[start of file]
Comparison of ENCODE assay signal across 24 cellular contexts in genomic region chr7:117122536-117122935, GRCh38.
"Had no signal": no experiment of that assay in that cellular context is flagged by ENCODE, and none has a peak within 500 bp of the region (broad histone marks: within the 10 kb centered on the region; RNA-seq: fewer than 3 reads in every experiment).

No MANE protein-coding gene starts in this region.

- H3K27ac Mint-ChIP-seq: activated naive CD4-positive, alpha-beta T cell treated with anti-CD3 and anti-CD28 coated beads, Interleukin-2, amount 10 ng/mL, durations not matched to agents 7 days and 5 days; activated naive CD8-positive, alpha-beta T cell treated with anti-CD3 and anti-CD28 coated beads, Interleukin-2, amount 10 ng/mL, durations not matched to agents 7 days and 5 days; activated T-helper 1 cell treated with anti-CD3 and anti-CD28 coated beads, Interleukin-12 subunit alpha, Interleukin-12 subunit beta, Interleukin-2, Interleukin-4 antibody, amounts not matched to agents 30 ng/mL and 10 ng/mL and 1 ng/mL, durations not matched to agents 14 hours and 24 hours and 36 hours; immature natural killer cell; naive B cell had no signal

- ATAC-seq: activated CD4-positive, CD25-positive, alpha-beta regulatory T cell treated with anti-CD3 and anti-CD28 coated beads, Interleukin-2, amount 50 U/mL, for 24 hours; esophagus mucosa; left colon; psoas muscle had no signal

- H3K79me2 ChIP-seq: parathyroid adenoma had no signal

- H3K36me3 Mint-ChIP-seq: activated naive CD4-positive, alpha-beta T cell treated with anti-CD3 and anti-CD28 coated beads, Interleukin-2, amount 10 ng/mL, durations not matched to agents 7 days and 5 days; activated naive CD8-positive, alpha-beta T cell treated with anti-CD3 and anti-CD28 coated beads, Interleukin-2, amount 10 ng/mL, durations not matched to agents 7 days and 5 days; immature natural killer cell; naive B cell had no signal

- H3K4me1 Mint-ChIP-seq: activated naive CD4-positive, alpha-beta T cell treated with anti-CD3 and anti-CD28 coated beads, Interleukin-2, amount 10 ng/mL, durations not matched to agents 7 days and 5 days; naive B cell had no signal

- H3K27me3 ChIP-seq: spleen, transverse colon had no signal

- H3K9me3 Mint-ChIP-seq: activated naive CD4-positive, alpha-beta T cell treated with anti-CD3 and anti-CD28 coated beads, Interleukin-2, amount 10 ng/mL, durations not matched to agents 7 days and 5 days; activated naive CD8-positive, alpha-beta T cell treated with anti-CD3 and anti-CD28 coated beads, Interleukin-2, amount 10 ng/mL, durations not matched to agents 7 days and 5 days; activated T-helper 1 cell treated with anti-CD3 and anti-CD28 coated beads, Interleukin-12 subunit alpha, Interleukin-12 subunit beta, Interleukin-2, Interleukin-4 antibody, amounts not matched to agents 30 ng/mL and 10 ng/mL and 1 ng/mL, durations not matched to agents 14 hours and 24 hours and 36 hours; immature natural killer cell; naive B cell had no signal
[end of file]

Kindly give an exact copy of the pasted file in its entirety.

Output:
Comparison of ENCODE assay signal across 24 cellular contexts in genomic region chr7:117122536-117122935, GRCh38.
"Had no signal": no experiment of that assay in that cellular context is flagged by ENCODE, and none has a peak within 500 bp of the region (broad histone marks: within the 10 kb centered on the region; RNA-seq: fewer than 3 reads in every experiment).

No MANE protein-coding gene starts in this region.

- H3K27ac Mint-ChIP-seq: activated naive CD4-positive, alpha-beta T cell treated with anti-CD3 and anti-CD28 coated beads, Interleukin-2, amount 10 ng/mL, durations not matched to agents 7 days and 5 days; activated naive CD8-positive, alpha-beta T cell treated with anti-CD3 and anti-CD28 coated beads, Interleukin-2, amount 10 ng/mL, durations not matched to agents 7 days and 5 days; activated T-helper 1 cell treated with anti-CD3 and anti-CD28 coated beads, Interleukin-12 subunit alpha, Interleukin-12 subunit beta, Interleukin-2, Interleukin-4 antibody, amounts not matched to agents 30 ng/mL and 10 ng/mL and 1 ng/mL, durations not matched to agents 14 hours and 24 hours and 36 hours; immature natural killer cell; naive B cell had no signal

- ATAC-seq: activated CD4-positive, CD25-positive, alpha-beta regulatory T cell treated with anti-CD3 and anti-CD28 coated beads, Interleukin-2, amount 50 U/mL, for 24 hours; esophagus mucosa; left colon; psoas muscle had no signal

- H3K79me2 ChIP-seq: parathyroid adenoma had no signal

- H3K36me3 Mint-ChIP-seq: activated naive CD4-positive, alpha-beta T cell treated with anti-CD3 and anti-CD28 coated beads, Interleukin-2, amount 10 ng/mL, durations not matched to agents 7 days and 5 days; activated naive CD8-positive, alpha-beta T cell treated with anti-CD3 and anti-CD28 coated beads, Interleukin-2, amount 10 ng/mL, durations not matched to agents 7 days and 5 days; immature natural killer cell; naive B cell had no signal

- H3K4me1 Mint-ChIP-seq: activated naive CD4-positive, alpha-beta T cell treated with anti-CD3 and anti-CD28 coated beads, Interleukin-2, amount 10 ng/mL, durations not matched to agents 7 days and 5 days; naive B cell had no signal

- H3K27me3 ChIP-seq: spleen, transverse colon had no signal

- H3K9me3 Mint-ChIP-seq: activated naive CD4-positive, alpha-beta T cell treated with anti-CD3 and anti-CD28 coated beads, Interleukin-2, amount 10 ng/mL, durations not matched to agents 7 days and 5 days; activated naive CD8-positive, alpha-beta T cell treated with anti-CD3 and anti-CD28 coated beads, Interleukin-2, amount 10 ng/mL, durations not matched to agents 7 days and 5 days; activated T-helper 1 cell treated with anti-CD3 and anti-CD28 coated beads, Interleukin-12 subunit alpha, Interleukin-12 subunit beta, Interleukin-2, Interleukin-4 antibody, amounts not matched to agents 30 ng/mL and 10 ng/mL and 1 ng/mL, durations not matched to agents 14 hours and 24 hours and 36 hours; immature natural killer cell; naive B cell had no signal